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I think it's the difference between what comes first, the work or the luck and what's the dominant force.

If you study hard and get good grades, you might find yourself in a position where someone needs to hire for a role that you're already prepared for. Sure, there's luck in bumping into that person, but you worked hard to be able to take advantage of opportunities, so I'd say luck had very little to do with your success. If it wasn't this lucky break, there would be another one.

If you brush off school and happen to get hired by a boss that could care less if you do work of any quality, that's mostly luck and probably not repeatable.

Sure, Gates and Bezos experienced luck during their careers, but I'd be willing to bet that the dominant trait in their growth was hard work and intelligent decision making. Some people like to think of them as happening to be in the right place at the right time, but I think they worked hard to prepare themselves with the skills necessary to see those massive opportunities and were obsessed with moving as fast as possible towards their goals.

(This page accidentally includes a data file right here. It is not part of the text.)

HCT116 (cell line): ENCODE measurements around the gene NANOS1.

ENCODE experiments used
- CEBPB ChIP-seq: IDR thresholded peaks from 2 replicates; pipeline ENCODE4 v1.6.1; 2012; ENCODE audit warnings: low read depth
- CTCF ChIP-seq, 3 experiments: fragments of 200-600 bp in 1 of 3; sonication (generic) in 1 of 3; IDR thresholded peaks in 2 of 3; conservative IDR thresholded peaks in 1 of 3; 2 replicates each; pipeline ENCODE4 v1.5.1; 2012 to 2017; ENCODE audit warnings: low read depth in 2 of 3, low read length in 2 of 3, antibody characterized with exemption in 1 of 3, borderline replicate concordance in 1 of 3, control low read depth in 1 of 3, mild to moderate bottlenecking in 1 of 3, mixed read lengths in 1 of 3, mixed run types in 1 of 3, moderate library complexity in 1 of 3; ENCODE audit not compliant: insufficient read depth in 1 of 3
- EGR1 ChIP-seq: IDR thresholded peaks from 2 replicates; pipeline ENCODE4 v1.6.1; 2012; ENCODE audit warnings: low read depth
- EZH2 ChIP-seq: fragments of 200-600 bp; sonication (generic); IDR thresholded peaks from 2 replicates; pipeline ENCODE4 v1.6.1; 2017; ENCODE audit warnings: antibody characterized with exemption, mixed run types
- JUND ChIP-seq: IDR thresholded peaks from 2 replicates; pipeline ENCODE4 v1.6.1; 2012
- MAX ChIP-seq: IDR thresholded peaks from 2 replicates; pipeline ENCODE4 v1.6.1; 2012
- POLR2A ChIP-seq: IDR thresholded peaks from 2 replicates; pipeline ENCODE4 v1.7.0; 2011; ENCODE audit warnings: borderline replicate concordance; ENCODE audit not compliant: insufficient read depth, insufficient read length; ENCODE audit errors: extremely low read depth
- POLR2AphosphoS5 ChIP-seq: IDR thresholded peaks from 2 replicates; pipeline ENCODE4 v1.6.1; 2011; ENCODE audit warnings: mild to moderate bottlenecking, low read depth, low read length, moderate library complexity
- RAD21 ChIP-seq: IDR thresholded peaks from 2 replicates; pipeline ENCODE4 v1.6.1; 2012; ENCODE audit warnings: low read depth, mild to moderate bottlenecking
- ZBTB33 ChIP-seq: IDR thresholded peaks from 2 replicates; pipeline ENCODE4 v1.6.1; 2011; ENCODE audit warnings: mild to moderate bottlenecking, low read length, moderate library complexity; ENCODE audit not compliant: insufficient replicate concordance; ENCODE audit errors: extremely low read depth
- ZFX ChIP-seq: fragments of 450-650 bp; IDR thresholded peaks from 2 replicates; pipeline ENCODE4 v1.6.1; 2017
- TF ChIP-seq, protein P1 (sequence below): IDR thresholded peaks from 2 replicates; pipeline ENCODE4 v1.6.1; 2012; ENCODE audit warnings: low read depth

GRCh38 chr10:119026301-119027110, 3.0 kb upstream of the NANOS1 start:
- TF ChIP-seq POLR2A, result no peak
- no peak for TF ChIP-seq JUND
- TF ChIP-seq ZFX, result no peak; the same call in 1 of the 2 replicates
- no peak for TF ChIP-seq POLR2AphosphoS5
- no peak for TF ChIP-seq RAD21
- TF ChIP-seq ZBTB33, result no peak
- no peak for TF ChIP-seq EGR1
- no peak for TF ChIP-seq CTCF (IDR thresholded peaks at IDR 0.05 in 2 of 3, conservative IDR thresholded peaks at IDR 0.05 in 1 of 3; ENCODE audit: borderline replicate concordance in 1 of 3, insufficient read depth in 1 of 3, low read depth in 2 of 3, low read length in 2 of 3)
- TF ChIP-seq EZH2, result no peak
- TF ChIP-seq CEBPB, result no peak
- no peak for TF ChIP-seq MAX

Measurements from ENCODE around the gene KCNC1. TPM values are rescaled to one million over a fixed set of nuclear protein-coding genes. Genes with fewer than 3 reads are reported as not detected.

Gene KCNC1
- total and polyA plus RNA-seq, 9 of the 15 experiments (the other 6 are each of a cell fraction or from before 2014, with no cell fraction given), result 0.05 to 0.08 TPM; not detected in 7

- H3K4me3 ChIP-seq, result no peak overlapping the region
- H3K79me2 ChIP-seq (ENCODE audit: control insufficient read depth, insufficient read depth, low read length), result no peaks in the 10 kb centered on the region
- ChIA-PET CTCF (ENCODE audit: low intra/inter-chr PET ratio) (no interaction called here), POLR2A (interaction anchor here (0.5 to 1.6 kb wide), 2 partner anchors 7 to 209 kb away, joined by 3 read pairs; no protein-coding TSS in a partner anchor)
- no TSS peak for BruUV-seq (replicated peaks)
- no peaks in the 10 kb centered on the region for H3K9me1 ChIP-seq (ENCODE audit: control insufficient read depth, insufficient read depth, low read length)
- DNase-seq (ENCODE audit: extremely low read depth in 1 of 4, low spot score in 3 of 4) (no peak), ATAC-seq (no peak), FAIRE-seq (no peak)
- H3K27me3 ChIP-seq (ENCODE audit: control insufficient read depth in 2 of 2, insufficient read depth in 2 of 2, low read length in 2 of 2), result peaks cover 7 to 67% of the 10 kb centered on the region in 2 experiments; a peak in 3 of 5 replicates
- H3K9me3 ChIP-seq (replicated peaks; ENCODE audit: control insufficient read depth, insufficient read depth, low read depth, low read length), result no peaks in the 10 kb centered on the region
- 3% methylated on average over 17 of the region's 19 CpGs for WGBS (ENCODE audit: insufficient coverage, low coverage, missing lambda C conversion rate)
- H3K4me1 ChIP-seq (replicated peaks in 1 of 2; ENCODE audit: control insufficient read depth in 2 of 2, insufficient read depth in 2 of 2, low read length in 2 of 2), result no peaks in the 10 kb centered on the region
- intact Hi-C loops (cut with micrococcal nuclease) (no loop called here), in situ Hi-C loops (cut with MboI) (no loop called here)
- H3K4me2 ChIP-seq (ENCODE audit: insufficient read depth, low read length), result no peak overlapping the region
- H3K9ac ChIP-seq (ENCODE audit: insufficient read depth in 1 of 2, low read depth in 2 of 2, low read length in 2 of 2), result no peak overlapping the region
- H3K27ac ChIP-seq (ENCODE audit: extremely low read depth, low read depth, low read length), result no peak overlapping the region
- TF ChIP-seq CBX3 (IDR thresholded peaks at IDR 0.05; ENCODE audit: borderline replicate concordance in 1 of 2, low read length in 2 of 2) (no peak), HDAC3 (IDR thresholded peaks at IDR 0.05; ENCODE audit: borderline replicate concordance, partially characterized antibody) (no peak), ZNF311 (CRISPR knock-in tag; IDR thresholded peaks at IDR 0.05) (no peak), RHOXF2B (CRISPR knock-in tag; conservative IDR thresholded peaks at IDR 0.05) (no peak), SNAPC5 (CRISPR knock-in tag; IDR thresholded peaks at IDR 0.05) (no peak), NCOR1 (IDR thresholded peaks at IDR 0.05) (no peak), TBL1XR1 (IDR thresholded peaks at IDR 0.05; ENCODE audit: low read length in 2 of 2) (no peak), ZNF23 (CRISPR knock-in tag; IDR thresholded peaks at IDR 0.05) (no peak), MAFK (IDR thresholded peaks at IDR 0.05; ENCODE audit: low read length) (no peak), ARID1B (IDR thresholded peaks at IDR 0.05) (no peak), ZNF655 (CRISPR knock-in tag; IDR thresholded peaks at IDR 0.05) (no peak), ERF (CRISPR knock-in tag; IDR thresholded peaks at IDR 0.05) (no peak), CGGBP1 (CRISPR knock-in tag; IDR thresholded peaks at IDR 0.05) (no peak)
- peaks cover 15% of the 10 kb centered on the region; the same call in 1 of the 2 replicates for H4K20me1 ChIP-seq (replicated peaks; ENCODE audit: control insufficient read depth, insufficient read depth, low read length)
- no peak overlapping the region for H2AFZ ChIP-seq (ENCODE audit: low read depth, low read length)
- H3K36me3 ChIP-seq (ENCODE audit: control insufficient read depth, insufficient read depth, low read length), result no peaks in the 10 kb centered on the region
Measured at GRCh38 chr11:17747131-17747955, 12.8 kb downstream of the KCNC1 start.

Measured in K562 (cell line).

I view it this way: being smart and hard working is necessary but not sufficient to achieve the success they have. There are plenty of very smart and hard working people that are also dirt poor due to various circumstances. Maybe they have interests that don't happen to pay a lot of money. Maybe they are in locations where being smart doesn't pay off that much.

There is likely always some degree of happenstance, but there is also too much eagerness to chalk up success to luck, simply because others didn't succeed.

It's not as if the qualifications are simply to be smart and hard-working, and then a random drawing is held to determine the winner.

Instead, there are countless micro-decisions and actions that go into execution. The likelihood that any two people are executing an idea in exactly the same way is vanishingly small, even if they are both smart and hard-working.


The dominant trait was rich, well connected parents?



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